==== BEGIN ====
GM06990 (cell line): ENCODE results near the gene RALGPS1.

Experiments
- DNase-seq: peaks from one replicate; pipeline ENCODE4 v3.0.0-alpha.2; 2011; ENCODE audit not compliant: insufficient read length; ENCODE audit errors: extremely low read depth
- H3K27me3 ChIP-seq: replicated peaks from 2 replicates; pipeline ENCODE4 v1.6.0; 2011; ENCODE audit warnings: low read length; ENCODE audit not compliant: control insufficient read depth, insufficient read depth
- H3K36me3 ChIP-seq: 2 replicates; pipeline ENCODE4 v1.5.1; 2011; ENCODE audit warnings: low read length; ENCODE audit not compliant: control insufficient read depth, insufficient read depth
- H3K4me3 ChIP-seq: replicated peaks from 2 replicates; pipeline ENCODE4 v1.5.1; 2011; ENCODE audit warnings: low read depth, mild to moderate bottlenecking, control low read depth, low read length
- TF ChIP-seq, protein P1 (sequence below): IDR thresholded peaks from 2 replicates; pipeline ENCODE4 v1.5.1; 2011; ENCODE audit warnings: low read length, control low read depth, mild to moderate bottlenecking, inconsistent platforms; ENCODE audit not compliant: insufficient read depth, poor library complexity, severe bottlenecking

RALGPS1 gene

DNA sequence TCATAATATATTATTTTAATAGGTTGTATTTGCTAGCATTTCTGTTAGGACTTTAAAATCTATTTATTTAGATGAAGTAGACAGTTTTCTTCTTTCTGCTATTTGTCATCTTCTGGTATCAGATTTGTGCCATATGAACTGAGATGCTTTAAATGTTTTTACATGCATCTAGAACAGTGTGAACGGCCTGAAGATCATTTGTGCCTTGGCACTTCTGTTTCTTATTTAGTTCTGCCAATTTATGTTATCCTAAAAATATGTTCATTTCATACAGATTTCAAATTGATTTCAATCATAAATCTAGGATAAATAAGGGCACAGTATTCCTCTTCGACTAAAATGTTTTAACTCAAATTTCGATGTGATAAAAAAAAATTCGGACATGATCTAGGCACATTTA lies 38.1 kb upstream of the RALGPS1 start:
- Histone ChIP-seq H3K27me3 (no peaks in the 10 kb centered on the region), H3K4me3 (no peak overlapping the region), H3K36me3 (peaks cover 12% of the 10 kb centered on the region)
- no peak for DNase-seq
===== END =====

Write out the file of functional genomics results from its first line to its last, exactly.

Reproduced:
GM06990 (cell line): ENCODE results near the gene RALGPS1.

Experiments
- DNase-seq: peaks from one replicate; pipeline ENCODE4 v3.0.0-alpha.2; 2011; ENCODE audit not compliant: insufficient read length; ENCODE audit errors: extremely low read depth
- H3K27me3 ChIP-seq: replicated peaks from 2 replicates; pipeline ENCODE4 v1.6.0; 2011; ENCODE audit warnings: low read length; ENCODE audit not compliant: control insufficient read depth, insufficient read depth
- H3K36me3 ChIP-seq: 2 replicates; pipeline ENCODE4 v1.5.1; 2011; ENCODE audit warnings: low read length; ENCODE audit not compliant: control insufficient read depth, insufficient read depth
- H3K4me3 ChIP-seq: replicated peaks from 2 replicates; pipeline ENCODE4 v1.5.1; 2011; ENCODE audit warnings: low read depth, mild to moderate bottlenecking, control low read depth, low read length
- TF ChIP-seq, protein P1 (sequence below): IDR thresholded peaks from 2 replicates; pipeline ENCODE4 v1.5.1; 2011; ENCODE audit warnings: low read length, control low read depth, mild to moderate bottlenecking, inconsistent platforms; ENCODE audit not compliant: insufficient read depth, poor library complexity, severe bottlenecking

RALGPS1 gene

DNA sequence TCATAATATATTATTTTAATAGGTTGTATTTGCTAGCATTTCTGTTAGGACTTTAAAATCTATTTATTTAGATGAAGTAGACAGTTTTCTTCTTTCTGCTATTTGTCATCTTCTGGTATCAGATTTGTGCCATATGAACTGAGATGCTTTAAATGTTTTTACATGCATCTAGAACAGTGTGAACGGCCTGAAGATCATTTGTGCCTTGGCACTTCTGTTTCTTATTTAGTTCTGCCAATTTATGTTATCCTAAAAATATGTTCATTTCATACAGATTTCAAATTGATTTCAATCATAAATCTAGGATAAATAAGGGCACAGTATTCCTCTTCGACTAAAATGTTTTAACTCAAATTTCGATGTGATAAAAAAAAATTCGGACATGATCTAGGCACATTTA lies 38.1 kb upstream of the RALGPS1 start:
- Histone ChIP-seq H3K27me3 (no peaks in the 10 kb centered on the region), H3K4me3 (no peak overlapping the region), H3K36me3 (peaks cover 12% of the 10 kb centered on the region)
- no peak for DNase-seq